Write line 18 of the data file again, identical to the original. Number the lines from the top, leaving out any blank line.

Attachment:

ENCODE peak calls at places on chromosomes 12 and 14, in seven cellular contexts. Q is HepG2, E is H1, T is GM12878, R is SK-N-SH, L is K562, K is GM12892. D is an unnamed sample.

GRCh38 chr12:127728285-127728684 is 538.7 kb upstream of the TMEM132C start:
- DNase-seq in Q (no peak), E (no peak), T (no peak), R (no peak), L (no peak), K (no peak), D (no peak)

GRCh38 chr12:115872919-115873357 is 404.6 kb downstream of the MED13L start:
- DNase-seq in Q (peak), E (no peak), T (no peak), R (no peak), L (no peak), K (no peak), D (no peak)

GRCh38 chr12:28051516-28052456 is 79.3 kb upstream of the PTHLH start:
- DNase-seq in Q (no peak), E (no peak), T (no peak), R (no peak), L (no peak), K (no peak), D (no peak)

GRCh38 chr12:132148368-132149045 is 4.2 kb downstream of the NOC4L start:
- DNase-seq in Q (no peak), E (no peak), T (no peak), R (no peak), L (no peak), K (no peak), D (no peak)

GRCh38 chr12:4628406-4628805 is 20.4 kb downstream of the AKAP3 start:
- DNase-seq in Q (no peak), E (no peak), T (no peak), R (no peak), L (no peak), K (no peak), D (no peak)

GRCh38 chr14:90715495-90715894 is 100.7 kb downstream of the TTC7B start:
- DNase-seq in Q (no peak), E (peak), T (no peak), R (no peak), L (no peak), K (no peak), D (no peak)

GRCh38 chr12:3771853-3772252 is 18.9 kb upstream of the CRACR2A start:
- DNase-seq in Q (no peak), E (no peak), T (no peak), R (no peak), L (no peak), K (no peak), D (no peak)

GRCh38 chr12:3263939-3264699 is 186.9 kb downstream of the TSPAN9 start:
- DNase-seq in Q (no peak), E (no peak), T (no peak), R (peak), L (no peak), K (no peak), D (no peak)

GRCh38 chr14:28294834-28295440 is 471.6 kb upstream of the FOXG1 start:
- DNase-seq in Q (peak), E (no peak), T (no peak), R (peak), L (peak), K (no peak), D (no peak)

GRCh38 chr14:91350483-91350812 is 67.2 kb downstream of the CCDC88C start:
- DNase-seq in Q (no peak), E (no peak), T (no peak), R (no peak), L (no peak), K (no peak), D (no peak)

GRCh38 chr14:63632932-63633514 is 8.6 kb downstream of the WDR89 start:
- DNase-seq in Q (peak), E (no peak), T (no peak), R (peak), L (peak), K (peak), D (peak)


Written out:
GRCh38 chr14:28294834-28295440 is 471.6 kb upstream of the FOXG1 start: